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Impact of intrauterine DDE exposure on hypothalamic-pituitary-thyroid axis function in offspring animals

Grant number: 22/15797-0
Support Opportunities:Scholarships in Brazil - Scientific Initiation
Effective date (Start): February 01, 2023
Effective date (End): January 31, 2024
Field of knowledge:Biological Sciences - Physiology - Physiology of Organs and Systems
Principal Investigator:Caroline Serrano Do Nascimento
Grantee:João Anthony Araújo Pinto
Host Institution: Instituto de Ciências Ambientais, Químicas e Farmacêuticas (ICAQF). Universidade Federal de São Paulo (UNIFESP). Campus Diadema. Diadema , SP, Brazil
Associated research grant:16/18517-8 - Endocrine disruptors vs. thyroid: an epigenetic analysis of the development, differentiation and function of thyrocytes and their repercussions on the organism, AP.JP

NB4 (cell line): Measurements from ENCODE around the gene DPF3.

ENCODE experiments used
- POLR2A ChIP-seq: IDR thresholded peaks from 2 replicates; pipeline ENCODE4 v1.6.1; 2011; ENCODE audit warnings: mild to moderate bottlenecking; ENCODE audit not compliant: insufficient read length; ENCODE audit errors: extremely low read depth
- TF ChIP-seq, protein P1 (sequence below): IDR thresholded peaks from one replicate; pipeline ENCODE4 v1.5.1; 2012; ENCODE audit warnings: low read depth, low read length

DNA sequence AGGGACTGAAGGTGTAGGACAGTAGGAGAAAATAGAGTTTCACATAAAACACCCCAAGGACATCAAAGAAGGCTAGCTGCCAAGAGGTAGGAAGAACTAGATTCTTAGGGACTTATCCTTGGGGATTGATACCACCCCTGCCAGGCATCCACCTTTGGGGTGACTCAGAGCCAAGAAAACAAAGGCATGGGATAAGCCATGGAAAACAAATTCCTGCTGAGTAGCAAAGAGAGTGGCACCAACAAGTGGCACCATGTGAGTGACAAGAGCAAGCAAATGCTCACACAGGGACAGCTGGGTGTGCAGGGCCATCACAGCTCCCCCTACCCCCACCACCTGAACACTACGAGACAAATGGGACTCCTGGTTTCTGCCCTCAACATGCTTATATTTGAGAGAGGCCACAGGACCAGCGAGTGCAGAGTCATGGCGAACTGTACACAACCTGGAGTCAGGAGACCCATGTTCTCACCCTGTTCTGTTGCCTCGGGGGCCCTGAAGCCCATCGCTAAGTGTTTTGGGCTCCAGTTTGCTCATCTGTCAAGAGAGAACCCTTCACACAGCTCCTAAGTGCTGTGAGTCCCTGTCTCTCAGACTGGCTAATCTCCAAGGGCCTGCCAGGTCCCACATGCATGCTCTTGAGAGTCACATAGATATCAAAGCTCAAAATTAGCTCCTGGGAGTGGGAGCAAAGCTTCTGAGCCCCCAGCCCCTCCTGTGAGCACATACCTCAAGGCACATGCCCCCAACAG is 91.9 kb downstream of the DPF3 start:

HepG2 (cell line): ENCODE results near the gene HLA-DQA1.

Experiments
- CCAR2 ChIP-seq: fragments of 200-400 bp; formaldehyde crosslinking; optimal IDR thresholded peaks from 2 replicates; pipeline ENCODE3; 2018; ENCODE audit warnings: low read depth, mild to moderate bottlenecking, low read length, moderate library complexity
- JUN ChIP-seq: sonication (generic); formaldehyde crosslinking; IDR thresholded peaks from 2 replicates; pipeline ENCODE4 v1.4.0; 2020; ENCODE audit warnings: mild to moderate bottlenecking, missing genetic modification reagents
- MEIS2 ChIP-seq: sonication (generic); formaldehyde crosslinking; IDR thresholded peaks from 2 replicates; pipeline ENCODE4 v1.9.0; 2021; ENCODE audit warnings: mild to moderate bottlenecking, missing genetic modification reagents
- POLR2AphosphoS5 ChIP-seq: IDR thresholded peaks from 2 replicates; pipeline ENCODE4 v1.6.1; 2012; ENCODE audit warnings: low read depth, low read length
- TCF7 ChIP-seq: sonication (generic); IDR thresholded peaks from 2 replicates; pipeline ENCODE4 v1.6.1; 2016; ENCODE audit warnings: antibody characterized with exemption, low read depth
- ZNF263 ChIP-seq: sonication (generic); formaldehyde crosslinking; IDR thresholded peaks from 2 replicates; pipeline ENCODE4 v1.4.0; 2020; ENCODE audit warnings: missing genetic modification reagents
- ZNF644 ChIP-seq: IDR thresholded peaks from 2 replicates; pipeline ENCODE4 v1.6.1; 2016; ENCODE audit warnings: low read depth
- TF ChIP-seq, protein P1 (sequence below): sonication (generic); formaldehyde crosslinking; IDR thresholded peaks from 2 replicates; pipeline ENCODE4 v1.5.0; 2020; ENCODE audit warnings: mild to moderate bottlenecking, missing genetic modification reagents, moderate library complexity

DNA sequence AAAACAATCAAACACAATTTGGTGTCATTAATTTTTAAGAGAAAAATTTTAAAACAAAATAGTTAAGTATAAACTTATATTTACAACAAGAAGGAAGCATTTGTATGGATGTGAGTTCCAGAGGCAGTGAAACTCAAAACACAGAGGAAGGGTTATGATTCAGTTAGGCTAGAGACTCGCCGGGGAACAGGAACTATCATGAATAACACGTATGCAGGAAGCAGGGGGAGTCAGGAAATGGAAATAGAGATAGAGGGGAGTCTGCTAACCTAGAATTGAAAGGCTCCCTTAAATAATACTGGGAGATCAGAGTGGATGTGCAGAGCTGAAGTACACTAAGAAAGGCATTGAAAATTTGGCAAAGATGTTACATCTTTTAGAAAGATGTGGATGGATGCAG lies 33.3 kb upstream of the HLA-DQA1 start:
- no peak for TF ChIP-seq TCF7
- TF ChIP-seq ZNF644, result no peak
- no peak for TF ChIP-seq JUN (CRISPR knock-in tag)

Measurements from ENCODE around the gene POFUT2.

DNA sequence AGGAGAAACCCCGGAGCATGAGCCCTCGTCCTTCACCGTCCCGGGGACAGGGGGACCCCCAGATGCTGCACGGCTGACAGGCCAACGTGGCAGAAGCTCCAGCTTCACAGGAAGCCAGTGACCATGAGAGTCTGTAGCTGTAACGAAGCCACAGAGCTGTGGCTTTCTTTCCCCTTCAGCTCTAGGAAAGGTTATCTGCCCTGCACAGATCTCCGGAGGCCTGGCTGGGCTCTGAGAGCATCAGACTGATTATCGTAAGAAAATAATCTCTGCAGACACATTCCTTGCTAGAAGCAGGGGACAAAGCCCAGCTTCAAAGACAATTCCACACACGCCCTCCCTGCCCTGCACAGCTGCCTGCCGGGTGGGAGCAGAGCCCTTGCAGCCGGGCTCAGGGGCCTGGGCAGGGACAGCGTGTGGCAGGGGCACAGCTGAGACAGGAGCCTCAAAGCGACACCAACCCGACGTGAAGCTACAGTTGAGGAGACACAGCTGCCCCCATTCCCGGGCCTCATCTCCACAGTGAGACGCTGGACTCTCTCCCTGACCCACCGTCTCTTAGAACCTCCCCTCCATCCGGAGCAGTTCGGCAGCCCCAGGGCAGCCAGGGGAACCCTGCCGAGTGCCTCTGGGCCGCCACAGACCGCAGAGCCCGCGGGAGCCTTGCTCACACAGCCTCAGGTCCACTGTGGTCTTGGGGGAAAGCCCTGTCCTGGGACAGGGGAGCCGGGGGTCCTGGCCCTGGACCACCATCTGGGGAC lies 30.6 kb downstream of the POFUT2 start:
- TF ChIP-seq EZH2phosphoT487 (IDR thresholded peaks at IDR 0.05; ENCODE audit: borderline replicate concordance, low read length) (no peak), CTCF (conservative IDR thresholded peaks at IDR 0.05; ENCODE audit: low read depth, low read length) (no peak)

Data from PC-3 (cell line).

OCPs, such as DDT, widely used during World War II, were banned in the 1970s in developed countries and in 2009 in Brazil, but are still widely used in several countries to combat the malaria vector, and are even used illegally in the country. DDT and its metabolites, such as DDE, are highly stable, persistent in the environment, and accumulate in adipose tissue in humans and animals. In fact, studies show that virtually all living beings on the planet have DDT incorporated into their bodies. Human exposure to these compounds occurs mainly through consumption of contaminated food and water. Metabolites of these pesticides cross the placenta and have been found in breast milk samples. Epidemiological studies have reported a negative relationship between serum DDE levels and serum TH concentrations, as well as a positive correlation between DDE levels and serum TSH levels. In addition, studies carried out in Brazilian individuals have shown that contamination with organochlorine pesticides, both in adults and in children, is associated with changes in thyroid function. Although the deleterious effects of these pesticides on the thyroid function of adult humans have already been reported, there are no data in the literature describing the consequences of maternal exposure to these pesticides on fetal development. Given the importance of the intrauterine period for programming health and disease in adult life, through epigenetic mechanisms, the main objective of the present study will be to investigate the consequences and molecular mechanisms triggered by maternal exposure to DDE during pregnancy on the function of the hypothalamic-pituitary-thyroid axis of their offspring during adulthood. Therefore, pregnant Wistar rats will be treated with DDE 0.17 or 1.7 mg/kg/day, throughout the gestation period. After birth, the pups (male and female) will be maintained on standard chow and water ad libitum until they reach adulthood (PND90). The hypothalamus, pituitary and thyroid of these animals will be used in tests to analyze the expression of genes and proteins involved in maintaining the function of the hypothalamic-pituitary-thyroid axis. If significant changes in gene expression are observed, additional studies will be performed to assess whether maternal exposure to DDE programs gene expression in the offspring through epigenetic mechanisms such as DNA methylation and post-translational histone alterations. This study will add new data to the literature on the molecular bases involved in the regulation of function and programming of the HHT axis by DDE in a critical period of development.

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